Abstract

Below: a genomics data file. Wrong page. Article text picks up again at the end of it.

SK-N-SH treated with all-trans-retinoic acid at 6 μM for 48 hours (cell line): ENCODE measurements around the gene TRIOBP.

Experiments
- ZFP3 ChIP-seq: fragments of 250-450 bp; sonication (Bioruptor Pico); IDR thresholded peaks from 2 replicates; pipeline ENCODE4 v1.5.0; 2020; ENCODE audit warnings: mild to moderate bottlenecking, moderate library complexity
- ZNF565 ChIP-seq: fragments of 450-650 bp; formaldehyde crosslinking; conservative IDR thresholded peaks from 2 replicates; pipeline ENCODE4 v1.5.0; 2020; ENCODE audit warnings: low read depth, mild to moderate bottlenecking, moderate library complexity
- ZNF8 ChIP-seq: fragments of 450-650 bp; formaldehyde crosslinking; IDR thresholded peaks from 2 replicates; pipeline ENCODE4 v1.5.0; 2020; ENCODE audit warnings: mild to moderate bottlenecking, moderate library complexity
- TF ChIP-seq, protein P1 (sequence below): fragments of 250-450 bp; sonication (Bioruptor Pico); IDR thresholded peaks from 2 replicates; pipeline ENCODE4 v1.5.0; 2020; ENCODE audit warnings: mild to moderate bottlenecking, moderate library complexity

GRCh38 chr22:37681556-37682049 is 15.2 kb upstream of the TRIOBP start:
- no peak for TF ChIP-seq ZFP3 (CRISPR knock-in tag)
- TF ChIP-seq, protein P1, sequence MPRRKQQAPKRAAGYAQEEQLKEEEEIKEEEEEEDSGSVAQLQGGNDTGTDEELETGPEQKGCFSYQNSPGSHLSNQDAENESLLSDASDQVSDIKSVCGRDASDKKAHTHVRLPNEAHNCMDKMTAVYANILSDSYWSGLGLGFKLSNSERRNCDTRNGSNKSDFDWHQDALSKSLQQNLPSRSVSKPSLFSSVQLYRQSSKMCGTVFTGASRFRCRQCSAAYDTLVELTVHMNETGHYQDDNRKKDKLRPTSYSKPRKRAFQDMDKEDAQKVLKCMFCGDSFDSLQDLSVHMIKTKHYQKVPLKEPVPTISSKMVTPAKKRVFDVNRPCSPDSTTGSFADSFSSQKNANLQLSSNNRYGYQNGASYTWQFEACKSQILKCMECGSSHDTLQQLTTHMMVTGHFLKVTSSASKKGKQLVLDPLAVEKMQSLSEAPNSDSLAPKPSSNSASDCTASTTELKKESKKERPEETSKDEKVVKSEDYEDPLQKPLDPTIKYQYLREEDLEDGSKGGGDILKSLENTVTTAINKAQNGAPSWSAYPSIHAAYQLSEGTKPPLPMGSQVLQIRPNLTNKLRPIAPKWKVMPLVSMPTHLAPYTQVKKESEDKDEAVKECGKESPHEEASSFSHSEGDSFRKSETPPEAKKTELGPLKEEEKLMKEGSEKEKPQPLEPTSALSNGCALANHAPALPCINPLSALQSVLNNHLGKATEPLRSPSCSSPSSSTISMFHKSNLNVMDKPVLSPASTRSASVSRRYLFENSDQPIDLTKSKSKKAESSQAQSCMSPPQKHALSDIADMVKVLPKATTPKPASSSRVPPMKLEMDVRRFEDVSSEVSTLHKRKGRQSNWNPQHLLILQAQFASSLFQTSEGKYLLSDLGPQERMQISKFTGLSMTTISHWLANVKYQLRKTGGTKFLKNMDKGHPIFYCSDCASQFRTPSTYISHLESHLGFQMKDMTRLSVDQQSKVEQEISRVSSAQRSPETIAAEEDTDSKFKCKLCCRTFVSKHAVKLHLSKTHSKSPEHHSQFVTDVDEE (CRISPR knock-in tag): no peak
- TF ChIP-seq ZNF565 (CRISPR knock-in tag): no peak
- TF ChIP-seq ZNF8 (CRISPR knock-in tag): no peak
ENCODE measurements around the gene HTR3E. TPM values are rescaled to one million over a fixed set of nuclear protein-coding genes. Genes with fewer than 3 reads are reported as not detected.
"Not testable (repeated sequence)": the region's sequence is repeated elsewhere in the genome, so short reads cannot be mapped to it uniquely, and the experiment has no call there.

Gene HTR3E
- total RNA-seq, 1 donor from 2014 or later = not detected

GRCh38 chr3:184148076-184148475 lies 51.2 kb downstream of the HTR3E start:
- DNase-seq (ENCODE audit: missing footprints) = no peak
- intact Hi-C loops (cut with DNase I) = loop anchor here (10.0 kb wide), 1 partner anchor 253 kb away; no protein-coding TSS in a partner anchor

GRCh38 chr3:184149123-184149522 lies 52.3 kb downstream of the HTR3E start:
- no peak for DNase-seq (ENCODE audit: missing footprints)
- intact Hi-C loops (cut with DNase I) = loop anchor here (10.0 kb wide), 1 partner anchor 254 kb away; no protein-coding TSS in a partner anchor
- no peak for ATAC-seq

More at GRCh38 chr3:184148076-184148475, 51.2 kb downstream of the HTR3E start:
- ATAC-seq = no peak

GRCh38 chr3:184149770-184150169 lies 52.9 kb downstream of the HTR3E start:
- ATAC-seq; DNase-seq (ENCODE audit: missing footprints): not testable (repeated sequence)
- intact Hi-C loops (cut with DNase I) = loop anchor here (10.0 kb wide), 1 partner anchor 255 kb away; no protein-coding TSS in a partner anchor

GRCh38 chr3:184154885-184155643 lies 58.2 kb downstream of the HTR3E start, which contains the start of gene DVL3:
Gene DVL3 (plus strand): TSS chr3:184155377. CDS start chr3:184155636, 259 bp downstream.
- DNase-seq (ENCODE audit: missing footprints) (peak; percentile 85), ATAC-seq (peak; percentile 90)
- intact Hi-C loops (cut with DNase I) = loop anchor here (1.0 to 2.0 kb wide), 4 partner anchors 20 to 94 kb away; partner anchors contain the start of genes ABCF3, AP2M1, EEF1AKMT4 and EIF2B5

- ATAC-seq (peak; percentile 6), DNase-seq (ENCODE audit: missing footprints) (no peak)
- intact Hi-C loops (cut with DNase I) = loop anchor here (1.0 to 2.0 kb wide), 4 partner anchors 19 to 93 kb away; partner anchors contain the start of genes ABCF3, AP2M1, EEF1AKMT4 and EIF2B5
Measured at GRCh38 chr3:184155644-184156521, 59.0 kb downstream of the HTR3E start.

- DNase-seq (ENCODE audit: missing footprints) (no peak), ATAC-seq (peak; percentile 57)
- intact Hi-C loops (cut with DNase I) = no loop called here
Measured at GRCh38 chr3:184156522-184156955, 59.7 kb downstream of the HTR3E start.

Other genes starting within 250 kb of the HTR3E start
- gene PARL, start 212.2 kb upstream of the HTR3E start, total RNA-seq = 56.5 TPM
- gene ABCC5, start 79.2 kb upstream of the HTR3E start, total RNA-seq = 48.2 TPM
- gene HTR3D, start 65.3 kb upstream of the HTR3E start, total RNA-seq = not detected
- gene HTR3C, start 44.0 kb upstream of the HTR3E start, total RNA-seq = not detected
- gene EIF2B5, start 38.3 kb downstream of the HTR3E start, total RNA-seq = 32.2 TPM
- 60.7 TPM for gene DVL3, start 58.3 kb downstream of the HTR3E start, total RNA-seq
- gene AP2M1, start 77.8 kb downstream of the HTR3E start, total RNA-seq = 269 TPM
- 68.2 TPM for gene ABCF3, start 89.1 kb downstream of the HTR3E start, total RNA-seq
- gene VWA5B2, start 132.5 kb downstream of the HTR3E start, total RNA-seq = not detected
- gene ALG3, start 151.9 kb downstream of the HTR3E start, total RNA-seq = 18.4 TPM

Splays are common features of many rivers and deltas, forming as a result of overbank flooding and sediment deposition, but they have rarely been described from modern dryland settings. This paper investigates splay formation along the lower reaches of ephemeral rivers on the Northern Plains of arid central Australia. Here, splays vary from small, lobate or tongue-shaped features < 1 km long, to larger, elongate features up to ~ 4 km long, and are supplied with rare floodwater and sediment through well-defined breaches in the upper parts of the main channel banks. In proximal and medial parts, splay channels are incised up to ~ 2 m into pre-splay, fine-grained floodplain sediments but remain elevated between ~ 0.5 m and 2 m above the main channels. Only in the very distal parts are splay channels less deeply incised, either grading into the floodplain surface or terminating as sediment lobes that are deposited upon the floodplain. Aerial photographs and field observations indicate that many splays develop rapidly during large floods and are modified during infrequent, subsequent floods. Four main stages of splay development are proposed: (1) aggressive overbank flow results in bank-line breaching and channel scour on the floodplain, but little sediment deposition; (2) coarse bed sediment is diverted from the main channel, preventing further deepening at the bank-line breach and slowing channel scour; (3) increasing coarse sediment transport through the bank-line breach and scoured channels leads to the formation of distal sediment lobes; (4) subsequent floods divert around these distal lobes, sometimes leading to further channel scour and lobe formation. On the Northern Plains, splays contribute to downstream decreases in the discharge and size of the main channels, and splay deposits form local accumulations of gravelly sand in the predominantly fine-grained floodplain successions. Some splays ultimately may evolve into distributaries or anabranches. The dominantly erosional bases of these splay channels contrast with typical descriptions of many humid-region splays, but they do not display any geomorphological or sedimentological features that are necessarily diagnostic of formation in a dryland setting.

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